Advanced Search
MyIDEAS: Login to save this paper or follow this series

The Morning After: The Mexican Peso in the Aftermath of the 1994 Currency Crisis

Contents:

Author Info

  • Sebastian Edwards
  • Miguel A. Savastano

Abstract

The Mexican peso crisis of December 1994 shocked politicians, analysits, and pundits. Shock was followed by panic, as investors flew the country. It took a massive bail-out package put together by the IMF and the US Treasury to generate some tranquility in the markets in mid to late 1995. From early on the Mexican authorities stated that stabilizing the value of the peso, within the context of a freely floating exchange rate regime, was one of their most important objectives. During most of 1995 this objective seemed to be highly elusive. Starting in 1996, however, the peso began to exhibit an impressive degree of stability. So much so that a number of analysts began to wonder whether this stability was consistent with a freely floating regime. Some even argued that it was d‚j… vu' all over again, and that the Bank of Mexico was manipulating monetary policy in order to artificially maintain a strong peso. In this paper we try to explain the relative stability exhibited by the peso/dollar nominal exchange rate since late 1995. Specifically, we approach this issue from two main angles: First, we ask whether the behavior of the peso/dollar rate since 1995 is broadly comparable or consistent with the behavior of a 'typical' floating exchange rate. Our answer to this question was a qualified yes. Second, we explore whether during 1996-97 the Bank of Mexico followed some sort of feedback rule from the exchange rate to monetary policy. Our answer to this question was another qualified yes, but perhaps more strongly qualified than the first one.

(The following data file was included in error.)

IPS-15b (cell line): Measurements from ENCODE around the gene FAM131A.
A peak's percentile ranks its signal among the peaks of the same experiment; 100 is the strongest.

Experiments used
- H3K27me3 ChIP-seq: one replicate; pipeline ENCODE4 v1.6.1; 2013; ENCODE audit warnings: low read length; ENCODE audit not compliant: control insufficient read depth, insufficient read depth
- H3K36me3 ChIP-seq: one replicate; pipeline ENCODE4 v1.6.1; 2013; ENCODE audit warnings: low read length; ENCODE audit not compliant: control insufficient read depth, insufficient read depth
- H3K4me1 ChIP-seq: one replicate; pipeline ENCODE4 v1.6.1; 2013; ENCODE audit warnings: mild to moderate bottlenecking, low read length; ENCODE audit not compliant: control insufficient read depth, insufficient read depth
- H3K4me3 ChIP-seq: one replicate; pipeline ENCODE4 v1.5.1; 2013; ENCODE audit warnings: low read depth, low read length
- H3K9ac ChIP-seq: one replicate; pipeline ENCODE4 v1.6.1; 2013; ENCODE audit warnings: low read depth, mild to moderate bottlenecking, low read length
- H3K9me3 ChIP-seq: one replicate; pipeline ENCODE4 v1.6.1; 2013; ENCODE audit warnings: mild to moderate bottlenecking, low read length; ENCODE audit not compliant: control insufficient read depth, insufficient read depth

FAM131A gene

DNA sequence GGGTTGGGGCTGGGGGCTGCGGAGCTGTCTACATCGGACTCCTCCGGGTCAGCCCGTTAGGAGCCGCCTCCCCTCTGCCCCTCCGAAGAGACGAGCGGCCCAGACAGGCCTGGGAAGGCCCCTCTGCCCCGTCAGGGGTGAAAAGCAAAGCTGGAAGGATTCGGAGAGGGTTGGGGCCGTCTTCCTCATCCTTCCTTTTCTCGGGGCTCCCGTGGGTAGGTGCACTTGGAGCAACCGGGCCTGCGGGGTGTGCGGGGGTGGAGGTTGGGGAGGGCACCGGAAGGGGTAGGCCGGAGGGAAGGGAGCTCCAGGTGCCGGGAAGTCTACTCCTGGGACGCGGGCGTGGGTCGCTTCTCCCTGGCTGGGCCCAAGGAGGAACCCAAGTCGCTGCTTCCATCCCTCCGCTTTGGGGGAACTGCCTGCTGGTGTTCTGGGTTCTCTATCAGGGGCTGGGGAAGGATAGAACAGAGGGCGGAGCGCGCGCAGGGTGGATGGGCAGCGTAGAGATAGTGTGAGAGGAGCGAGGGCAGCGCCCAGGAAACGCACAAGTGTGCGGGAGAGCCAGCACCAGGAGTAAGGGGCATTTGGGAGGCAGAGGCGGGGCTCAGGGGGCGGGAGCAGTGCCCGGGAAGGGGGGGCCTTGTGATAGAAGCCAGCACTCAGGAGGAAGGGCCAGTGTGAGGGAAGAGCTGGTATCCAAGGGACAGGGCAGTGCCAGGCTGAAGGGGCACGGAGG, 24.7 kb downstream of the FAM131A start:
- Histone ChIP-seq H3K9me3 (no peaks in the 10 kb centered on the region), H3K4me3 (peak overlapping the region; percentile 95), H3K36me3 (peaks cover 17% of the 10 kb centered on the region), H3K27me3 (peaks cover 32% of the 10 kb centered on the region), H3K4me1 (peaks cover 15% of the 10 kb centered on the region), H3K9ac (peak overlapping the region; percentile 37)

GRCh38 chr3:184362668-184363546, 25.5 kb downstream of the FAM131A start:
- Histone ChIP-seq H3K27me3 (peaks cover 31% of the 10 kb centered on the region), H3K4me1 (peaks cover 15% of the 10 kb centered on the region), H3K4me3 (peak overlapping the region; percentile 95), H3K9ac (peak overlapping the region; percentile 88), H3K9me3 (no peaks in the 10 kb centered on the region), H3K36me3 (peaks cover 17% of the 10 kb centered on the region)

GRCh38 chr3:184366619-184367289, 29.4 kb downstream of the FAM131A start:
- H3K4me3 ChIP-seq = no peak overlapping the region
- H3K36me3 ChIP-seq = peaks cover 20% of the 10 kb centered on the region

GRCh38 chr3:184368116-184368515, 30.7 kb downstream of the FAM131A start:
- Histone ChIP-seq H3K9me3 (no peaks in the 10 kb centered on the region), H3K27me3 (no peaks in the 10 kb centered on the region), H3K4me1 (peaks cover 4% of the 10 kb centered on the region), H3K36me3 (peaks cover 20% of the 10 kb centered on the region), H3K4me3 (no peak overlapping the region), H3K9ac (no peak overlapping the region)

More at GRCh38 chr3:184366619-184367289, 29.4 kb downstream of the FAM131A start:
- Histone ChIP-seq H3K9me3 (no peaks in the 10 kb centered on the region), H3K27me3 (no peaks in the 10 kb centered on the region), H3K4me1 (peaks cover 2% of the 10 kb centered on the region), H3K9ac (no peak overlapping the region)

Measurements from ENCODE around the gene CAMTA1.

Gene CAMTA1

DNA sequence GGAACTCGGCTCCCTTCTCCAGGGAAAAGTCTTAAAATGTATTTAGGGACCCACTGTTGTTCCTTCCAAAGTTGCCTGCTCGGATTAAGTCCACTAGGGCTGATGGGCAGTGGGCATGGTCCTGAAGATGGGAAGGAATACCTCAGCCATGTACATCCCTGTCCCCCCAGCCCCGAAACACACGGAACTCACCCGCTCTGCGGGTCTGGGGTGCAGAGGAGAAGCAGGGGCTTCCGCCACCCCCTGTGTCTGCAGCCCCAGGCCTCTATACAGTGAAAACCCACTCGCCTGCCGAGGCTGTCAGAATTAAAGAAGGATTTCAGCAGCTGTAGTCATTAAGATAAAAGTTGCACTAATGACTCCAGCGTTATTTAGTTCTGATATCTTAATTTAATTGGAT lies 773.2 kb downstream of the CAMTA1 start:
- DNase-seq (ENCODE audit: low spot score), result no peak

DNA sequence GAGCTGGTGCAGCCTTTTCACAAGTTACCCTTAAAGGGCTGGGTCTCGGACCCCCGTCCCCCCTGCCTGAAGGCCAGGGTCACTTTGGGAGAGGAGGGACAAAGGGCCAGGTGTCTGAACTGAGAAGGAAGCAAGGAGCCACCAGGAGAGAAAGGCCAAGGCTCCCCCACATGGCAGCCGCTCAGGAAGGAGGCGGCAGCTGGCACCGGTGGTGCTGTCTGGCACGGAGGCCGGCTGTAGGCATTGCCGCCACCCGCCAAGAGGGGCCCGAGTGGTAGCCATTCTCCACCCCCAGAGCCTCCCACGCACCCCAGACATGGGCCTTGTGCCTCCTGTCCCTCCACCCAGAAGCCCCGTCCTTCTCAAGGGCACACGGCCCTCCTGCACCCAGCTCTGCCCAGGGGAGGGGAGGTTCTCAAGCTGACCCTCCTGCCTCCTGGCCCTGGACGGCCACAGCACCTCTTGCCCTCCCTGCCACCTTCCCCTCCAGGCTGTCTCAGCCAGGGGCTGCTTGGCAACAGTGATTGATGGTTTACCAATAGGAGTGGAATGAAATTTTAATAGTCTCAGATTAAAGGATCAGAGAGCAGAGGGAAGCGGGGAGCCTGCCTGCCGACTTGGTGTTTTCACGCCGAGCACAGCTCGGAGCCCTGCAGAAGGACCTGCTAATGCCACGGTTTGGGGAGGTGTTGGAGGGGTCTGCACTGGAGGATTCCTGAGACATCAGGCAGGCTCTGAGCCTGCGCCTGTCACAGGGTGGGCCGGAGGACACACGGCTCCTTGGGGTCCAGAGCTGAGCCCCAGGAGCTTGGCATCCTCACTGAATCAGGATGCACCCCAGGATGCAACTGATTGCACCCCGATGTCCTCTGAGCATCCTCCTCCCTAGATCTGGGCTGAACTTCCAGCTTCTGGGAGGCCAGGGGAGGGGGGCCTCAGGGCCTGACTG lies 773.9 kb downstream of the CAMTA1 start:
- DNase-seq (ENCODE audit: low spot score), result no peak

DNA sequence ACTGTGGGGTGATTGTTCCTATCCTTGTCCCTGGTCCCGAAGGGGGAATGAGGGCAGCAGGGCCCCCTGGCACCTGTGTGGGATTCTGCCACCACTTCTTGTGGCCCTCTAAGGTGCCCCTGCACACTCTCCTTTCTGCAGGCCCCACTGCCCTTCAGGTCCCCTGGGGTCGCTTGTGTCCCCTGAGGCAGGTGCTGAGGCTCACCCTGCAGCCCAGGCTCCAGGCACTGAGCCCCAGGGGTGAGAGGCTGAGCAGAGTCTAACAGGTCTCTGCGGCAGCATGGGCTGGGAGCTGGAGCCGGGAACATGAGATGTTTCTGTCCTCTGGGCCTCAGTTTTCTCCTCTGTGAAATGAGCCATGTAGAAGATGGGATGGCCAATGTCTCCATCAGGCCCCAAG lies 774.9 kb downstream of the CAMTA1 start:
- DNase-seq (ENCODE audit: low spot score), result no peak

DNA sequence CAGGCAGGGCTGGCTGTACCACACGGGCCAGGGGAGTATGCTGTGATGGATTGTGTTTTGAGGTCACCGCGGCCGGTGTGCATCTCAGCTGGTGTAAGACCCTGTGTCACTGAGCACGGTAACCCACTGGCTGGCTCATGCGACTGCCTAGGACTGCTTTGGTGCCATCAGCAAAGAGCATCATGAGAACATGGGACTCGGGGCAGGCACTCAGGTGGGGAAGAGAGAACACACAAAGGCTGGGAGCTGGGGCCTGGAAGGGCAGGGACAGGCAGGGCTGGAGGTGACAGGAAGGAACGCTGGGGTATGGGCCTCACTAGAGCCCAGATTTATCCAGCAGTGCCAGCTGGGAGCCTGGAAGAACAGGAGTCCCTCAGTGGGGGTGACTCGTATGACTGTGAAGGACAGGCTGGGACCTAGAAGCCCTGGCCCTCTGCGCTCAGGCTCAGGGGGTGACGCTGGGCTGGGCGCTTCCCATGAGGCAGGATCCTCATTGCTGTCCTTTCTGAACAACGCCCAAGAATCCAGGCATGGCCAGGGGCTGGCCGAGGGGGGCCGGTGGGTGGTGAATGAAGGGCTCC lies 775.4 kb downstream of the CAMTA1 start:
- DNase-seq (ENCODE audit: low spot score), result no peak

Download Info

If you experience problems downloading a file, check if you have the proper application to view it first. In case of further problems read the IDEAS help page. Note that these files are not on the IDEAS site. Please be patient as the files may be large.
File URL: http://www.nber.org/papers/w6516.pdf
Download Restriction: no

Bibliographic Info

Paper provided by National Bureau of Economic Research, Inc in its series NBER Working Papers with number 6516.

as in new window
Length:
Date of creation: Apr 1998
Date of revision:
Handle: RePEc:nbr:nberwo:6516

Note: IFM
Contact details of provider:
Postal: National Bureau of Economic Research, 1050 Massachusetts Avenue Cambridge, MA 02138, U.S.A.
Phone: 617-868-3900
Email:
Web page: http://www.nber.org
More information through EDIRC

Related research

Keywords:

Find related papers by JEL classification:

References

No references listed on IDEAS
You can help add them by filling out this form.

Citations

Citations are extracted by the CitEc Project, subscribe to its RSS feed for this item.
as in new window

Cited by:
  1. Kevin X.D. Huang & Thaneepanichskul Suchada, 2003. "Sources of Exchange Rate Fluctuations: The Cases of Mexico and Thailand in the Aftermaths of their Recent Currency Crises," Annals of Economics and Finance, Society for AEF, vol. 4(2), pages 375-400, November.